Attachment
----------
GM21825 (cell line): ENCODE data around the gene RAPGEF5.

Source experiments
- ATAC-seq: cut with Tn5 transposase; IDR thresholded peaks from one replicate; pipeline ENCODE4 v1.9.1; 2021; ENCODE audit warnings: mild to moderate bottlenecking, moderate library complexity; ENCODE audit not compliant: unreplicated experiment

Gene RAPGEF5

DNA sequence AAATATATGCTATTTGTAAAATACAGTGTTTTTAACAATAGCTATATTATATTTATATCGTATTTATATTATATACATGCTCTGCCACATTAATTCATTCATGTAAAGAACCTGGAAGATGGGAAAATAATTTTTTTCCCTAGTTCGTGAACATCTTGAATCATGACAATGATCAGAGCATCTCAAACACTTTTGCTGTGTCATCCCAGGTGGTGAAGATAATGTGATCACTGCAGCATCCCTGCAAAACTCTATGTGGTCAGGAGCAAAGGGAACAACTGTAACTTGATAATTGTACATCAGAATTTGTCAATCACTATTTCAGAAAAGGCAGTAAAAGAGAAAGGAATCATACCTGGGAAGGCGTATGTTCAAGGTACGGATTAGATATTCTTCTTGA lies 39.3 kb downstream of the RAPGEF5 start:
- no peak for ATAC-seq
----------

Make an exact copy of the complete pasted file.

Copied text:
GM21825 (cell line): ENCODE data around the gene RAPGEF5.

Source experiments
- ATAC-seq: cut with Tn5 transposase; IDR thresholded peaks from one replicate; pipeline ENCODE4 v1.9.1; 2021; ENCODE audit warnings: mild to moderate bottlenecking, moderate library complexity; ENCODE audit not compliant: unreplicated experiment

Gene RAPGEF5

DNA sequence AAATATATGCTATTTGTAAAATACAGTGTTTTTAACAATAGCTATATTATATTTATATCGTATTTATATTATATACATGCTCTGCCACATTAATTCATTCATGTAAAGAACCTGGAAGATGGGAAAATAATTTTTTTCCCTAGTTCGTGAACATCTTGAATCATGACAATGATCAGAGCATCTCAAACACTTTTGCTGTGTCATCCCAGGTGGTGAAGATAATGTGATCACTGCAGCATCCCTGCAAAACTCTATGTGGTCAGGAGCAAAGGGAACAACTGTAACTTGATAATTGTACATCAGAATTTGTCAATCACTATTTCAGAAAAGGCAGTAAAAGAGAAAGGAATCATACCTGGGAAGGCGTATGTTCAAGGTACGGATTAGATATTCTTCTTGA lies 39.3 kb downstream of the RAPGEF5 start:
- no peak for ATAC-seq